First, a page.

“What is opposed brings together; the finest harmony is composed of things at variance, and everything comes to be in accordance with strife.” – Heraclitus (quoted by Aristotle, Nicomachean Ethics)
We have just examined the paths to contentment conveyed by four Eastern philosophical traditions. They emphasize withdrawal or at least detachment from ordinary life, meditation on eternal truths, benefits of a guide or master, and de-emphasis on worldly purpose. Today we change continents but continue with ancient thinkers as we look at the wisdom of Western sages mainly from ancient Greece and Rome.
We might begin with an observation – the earliest Greek philosophers and the polytheism of that time seem to neglect the search for contentment, though of course we have only fragmentary texts for most of the pre-Socratics. What we know of their religion and from the most complete texts of that time, Homer’s Iliad and Odyssey, seem strangely quiet on the hope of human satisfaction and tranquility. The world is pictured tragically, with mostly indifferent of hostile deities, unending human strife, and an afterlife of dark, stagnant, misery. Happiness is mentioned, but only as temporary and superficial. We can only guess that this pessimism springs from the precarious life in this land of relatively low crop fertility and of isolated city-states, constantly threatened with invasion by more powerful neighbors. It is perhaps no surprise that Heraclitus, one of the great early philosophers of that region of the world, sees God as an eternal fire and reality as like a river, which is never the same when one steps in it twice. Pythagoras comes the closest among the pre-Socratics to the ancient Eastern sages in his demonstration of contentment by example through an ascetic lifestyle of strict vegetarianism and celibacy – practices he may have adopted from the East.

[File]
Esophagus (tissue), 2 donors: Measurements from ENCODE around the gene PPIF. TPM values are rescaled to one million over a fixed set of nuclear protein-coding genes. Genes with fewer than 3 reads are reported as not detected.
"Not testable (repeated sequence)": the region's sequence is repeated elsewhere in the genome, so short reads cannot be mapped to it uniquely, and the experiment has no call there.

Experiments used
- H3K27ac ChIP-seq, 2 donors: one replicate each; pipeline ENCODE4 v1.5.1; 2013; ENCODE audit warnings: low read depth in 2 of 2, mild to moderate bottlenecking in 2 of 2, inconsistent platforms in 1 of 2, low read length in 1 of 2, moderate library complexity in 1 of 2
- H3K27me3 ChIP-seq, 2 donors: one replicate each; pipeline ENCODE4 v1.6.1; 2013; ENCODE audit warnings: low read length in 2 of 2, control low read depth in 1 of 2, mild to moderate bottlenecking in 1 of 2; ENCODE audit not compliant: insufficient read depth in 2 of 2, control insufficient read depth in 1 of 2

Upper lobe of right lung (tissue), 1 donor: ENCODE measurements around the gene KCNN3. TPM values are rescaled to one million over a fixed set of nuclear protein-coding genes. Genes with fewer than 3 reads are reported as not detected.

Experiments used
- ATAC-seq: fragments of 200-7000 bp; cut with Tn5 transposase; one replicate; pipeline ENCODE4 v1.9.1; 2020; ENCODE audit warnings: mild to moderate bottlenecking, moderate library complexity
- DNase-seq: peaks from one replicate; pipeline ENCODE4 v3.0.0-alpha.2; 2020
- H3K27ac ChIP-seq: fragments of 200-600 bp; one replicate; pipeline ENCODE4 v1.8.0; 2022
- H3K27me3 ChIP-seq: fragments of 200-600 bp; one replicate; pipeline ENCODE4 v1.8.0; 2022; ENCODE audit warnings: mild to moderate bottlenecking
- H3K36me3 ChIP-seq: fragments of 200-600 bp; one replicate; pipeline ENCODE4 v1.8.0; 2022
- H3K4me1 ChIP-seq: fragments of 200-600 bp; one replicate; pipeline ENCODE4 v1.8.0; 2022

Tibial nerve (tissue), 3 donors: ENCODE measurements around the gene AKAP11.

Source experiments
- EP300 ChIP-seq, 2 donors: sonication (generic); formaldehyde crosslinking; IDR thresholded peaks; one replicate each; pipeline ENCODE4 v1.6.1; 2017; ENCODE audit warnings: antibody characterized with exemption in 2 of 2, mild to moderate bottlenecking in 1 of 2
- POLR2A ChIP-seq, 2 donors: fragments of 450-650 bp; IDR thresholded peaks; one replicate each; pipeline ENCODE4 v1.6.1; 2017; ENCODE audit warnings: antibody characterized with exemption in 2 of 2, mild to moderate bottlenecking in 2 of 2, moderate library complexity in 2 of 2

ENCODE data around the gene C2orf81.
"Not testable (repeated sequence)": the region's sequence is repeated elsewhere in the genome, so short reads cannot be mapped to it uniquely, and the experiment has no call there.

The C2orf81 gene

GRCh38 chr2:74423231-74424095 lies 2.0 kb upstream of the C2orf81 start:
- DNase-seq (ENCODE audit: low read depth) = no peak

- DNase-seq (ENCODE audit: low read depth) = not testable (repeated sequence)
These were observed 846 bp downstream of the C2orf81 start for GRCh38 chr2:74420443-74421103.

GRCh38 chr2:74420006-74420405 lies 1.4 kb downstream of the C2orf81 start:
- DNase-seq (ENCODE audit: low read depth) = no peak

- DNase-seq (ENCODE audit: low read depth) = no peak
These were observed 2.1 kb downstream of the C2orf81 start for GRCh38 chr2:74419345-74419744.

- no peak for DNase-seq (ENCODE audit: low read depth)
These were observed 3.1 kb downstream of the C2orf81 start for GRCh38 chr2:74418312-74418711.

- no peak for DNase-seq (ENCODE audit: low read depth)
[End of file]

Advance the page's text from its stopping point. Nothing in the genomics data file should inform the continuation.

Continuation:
Contentment appears first in ancient Greece with Socrates through the dialogues of Plato, two of which I will use as examples. The earlier of these is the Phaedo which tells the story of the death of Socrates. There is perhaps no more poignant example of human equanimity as Socrates when he accepts his unfair death sentence and drinks the poisonous hemlock without hesitation. He explains to his attending disciples that his tranquility is based on his belief in the immortality of the soul, his pursuit of knowledge, and the arraying of the soul “in her own proper jewels, temperance, and justice, and courage, and nobility, and truth…”1 that is to say through wisdom.
(continued next post)
1Hutchins, Robert Maynard (editor), The Dialogues of Plato. Encyclopaedia Britanica, 1952. The Great Books, Volume 7, page 250.